Can I Give My Dog Cilantro?

Can I Give My Dog Cilantro?Cilantro may make foods taste better, but that shouldn’t factor into whether you should be sharing this herb with the family dog. In fact, most kinds of spices are actually inappropriate for pets.

Also known as coriander or Chinese parsley, cilantro is found in many delicious recipes. For this reason, providing some to a dog is a common question. So is this popular herb harmful or healthy for canines? Let’s find out!

Many owners report that their dogs love to eat meals containing cilantro, and without incident. Others even claim it’s good for an upset stomach as well as nausea, gas and indigestion. So, we are fairly certain, this herb is not toxic for canines.

Can I Give My Dog Cilantro? Answer: Yes, in moderation

The health benefits are questionable but consuming a bit won’t cause harm.

Cilantro is a leafy herb closely related to parsley and, in small amounts, it’s unlikely to be dangerous for dogs. You can incorporate some into your dog’s meals on occasion. Unless your pet pooch is allergic to cilantro, there’s no cause for alarm if they do happen to eat some.

The Possible Health Benefits

Some say cilantro can calm a canine stomach in the same way it’s thought to sometimes work in humans. But there’s no definitive research showing that this would be a calming remedy for doggie digestion or any other canine ailment. In fact, if you end up giving them too much, you may actually cause your dog to experience some mild digestive troubles.

Perspective on Herbs

Humans are the only species on the planet that season their food, unless you count Japanese monkeys using saltwater! In fact, we’re also the only species to actually cook our meals.

That’s one reason why, in general, table food is so questionable for dogs. Our foods are nothing like what an animal, including your dog, would normally eat. Over time, we’ve doctored our dishes up with many different spices and preservatives. This is not to say Cilantro isn’t healthy. In fact, it is very healthy.

Coriander, Canines & Cure-alls

This wild herb is also known as coriander. It contains a good amount of vitamin A, some vitamin C as well as vitamin K but that doesn’t mean it’s going to work wonders for your dog. The flavonoids, iron and magnesium could be beneficial as well, in theory.

However, there are other and more cost effective ways to supplement your dog’s diet rather than using cilantro. More importantly, does your dog even need such supplementation? If so, you must find out why this is the case!

Dog Food First

The easiest way to feed your dog is to refrain from giving them table scraps and people food altogether. Take the money you’ve saved and put it towards a good quality dog food. This way you won’t have to worry about what you give them. Their nourishment and sustenance will come from the formulated dog food.

Truthfully, you shouldn’t need to supplement your canine’s diet with anything extra. The use of cilantro and most other herbs is a game of  hit or miss. It may or may not help at all. Maybe it’s best to just save the cilantro for you and your upright family members!

Keeping it Simple

When running at optimal nutrition, a dog is a well-oiled machine and requires very little maintenance. As long as they are getting all the proper protein, carbohydrates, fats, vitamins and minerals they will have lots of energy.

Normally, all you have to do is watch what you give them and keep things simple. If you have a sick dog and you’re considering the use of cilantro, we would advise you to seek out an excellent veterinarian rather than taking a trial-and-error approach.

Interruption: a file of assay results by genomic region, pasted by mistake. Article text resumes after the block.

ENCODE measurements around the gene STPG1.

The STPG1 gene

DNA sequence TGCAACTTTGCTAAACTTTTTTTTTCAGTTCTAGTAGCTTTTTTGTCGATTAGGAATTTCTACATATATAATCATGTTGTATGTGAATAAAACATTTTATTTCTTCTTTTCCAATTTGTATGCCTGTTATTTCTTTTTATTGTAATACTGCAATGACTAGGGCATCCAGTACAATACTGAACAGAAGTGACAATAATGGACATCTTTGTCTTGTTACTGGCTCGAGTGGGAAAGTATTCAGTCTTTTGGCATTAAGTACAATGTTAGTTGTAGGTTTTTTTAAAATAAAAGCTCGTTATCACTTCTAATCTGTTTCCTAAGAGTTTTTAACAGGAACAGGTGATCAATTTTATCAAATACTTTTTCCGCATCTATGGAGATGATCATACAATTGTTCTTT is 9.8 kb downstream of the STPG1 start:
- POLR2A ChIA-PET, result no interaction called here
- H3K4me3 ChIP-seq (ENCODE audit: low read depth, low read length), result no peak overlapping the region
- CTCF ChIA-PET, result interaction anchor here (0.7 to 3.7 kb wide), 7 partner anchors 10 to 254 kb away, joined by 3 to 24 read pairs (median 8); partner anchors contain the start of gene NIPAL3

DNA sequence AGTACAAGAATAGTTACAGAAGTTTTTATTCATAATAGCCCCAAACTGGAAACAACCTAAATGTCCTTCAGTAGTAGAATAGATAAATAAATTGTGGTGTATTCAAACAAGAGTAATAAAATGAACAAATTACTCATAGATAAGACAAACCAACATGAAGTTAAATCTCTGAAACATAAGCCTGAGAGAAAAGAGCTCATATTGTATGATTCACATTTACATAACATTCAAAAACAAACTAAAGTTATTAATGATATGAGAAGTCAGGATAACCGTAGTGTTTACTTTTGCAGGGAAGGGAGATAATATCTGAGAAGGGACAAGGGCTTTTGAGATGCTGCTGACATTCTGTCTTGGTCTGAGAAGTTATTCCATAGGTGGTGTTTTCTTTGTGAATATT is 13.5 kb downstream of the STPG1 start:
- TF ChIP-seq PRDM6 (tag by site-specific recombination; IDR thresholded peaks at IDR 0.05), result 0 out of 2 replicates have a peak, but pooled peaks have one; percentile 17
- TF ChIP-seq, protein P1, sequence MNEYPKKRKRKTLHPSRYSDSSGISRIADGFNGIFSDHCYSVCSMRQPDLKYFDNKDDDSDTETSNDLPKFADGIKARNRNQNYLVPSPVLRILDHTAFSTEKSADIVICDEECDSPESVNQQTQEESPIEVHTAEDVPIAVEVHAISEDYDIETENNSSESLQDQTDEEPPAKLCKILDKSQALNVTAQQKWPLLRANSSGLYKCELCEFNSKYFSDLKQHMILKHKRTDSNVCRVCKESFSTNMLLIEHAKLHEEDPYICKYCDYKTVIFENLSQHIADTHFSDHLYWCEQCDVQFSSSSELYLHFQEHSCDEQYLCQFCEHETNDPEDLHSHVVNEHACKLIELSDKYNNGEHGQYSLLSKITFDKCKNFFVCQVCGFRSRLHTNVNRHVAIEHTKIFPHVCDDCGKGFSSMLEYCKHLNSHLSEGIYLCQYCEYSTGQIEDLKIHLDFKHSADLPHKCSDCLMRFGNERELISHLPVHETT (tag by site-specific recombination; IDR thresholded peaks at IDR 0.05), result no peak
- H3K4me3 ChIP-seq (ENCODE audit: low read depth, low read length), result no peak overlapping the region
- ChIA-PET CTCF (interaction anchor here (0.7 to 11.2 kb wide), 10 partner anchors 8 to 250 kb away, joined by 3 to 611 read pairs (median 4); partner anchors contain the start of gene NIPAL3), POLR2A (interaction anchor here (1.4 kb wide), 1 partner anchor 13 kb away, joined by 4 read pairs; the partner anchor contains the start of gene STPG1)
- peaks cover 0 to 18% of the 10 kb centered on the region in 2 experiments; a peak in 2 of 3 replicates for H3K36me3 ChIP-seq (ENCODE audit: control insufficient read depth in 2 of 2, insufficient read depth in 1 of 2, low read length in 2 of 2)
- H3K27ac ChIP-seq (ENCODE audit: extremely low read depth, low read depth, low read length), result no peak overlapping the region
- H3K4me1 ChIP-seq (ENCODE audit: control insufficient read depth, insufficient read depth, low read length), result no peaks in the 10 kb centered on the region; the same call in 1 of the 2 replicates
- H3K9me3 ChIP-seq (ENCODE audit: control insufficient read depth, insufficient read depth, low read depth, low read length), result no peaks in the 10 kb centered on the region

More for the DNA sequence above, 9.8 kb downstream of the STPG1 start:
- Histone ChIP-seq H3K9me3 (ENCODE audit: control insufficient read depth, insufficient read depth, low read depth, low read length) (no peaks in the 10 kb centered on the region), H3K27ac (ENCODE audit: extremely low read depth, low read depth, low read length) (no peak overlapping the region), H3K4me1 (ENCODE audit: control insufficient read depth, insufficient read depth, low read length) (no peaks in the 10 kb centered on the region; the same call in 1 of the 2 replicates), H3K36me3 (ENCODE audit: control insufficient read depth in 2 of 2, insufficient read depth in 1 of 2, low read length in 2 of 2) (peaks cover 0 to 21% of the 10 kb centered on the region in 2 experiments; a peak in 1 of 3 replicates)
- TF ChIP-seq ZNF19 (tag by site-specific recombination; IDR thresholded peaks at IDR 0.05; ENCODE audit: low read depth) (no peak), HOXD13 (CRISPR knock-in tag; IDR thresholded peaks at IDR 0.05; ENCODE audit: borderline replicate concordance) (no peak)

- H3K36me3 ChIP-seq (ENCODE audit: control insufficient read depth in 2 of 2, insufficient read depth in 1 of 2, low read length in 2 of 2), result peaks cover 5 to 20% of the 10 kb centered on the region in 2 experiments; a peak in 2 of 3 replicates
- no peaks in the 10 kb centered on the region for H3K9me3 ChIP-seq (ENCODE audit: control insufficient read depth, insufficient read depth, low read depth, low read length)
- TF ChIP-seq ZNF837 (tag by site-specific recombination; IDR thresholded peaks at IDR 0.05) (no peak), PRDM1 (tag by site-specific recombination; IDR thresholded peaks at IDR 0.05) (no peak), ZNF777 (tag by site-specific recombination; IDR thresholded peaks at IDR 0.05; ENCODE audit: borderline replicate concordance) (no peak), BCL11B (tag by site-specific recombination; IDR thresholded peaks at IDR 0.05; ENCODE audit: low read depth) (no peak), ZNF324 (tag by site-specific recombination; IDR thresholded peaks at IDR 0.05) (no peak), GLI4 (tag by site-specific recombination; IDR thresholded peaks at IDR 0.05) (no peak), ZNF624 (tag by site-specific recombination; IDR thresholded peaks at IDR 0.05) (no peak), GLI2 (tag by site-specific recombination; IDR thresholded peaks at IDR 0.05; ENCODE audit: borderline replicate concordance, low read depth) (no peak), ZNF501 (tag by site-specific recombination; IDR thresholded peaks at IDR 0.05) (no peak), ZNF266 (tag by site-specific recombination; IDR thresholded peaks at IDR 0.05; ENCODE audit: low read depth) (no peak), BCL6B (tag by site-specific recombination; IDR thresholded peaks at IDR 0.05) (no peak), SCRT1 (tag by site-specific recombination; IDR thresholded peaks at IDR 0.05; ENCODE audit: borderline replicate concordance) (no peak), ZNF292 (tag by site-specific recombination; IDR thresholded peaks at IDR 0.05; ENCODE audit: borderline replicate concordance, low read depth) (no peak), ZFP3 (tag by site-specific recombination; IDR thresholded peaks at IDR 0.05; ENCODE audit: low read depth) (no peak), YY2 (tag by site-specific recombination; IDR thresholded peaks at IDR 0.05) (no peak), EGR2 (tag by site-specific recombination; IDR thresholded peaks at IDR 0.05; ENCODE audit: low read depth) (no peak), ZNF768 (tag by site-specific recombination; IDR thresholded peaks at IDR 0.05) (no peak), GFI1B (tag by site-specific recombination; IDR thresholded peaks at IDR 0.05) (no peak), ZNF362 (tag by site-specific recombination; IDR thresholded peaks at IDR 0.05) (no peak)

Conclusion on Cilantro

Make sure that your dog  lives a long and healthy life with the proper diet instead of questionable supplementation. Don’t just feed them things because somebody else says it is okay to do so. While your intention is good, we are mostly neutral on this lime-like herb known as cilantro.

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{ 5 comments… read them below or add one }

Isis January, 2016

I agree, we feed raw and our dogs are beautifully healthy. No ‘formulated’ kibble can possibly compare, it lacks enzymes, phytonutrients and plant sterols – all which aid digestion and prevent things like cancer. Kibble is a lazy person’s solution to dog food and the equivalent of us living on a meal replacement shake and saying it is formulated to contain everything we need. It might be but do you honestly think that would beat a whole food fresh diet?

I work in the raw pet food industry and I am sorely distressed by how poorly informed most vets are and how they do not support raw feeding. If they did though, they’d more than likely be put out of business, so it really is all economics!


Pat October, 2015

I bought some salmon patties that contain small amounts of cilantro and my dog loves them. No problems at all.


Linda May, 2015

I dropped cilantro on the floor while washing it and my dog had a fit over it. I had to then do research to make sure I didn’t need to make a call to the vet. Now she’s fine and has fresh kisses. I will now use in slight moderation.


PJ January, 2014

I have a mini schnauzer with a lot of food and environmental allergies. I have come to the point where I let him tell me what is okay for him to eat. The first time I got the cilantro out, he came running. I didn’t think he would eat it but he loved it. I let him have it occasionally, and only 1 or 2 leaves at most. By the way, I have tried “good quality kibble” and it just doesn’t work for him. Raw is best.


Anonymous October, 2014

Regarding raw food, I had similar situation with my dog. After many trips and calls to the vet, and after trying many high quality kibbles, raw food is what finally did the trick. Now my Jack Russell never has issues with colitis. My vet doesn’t like it, but I’ve gotta do what works!


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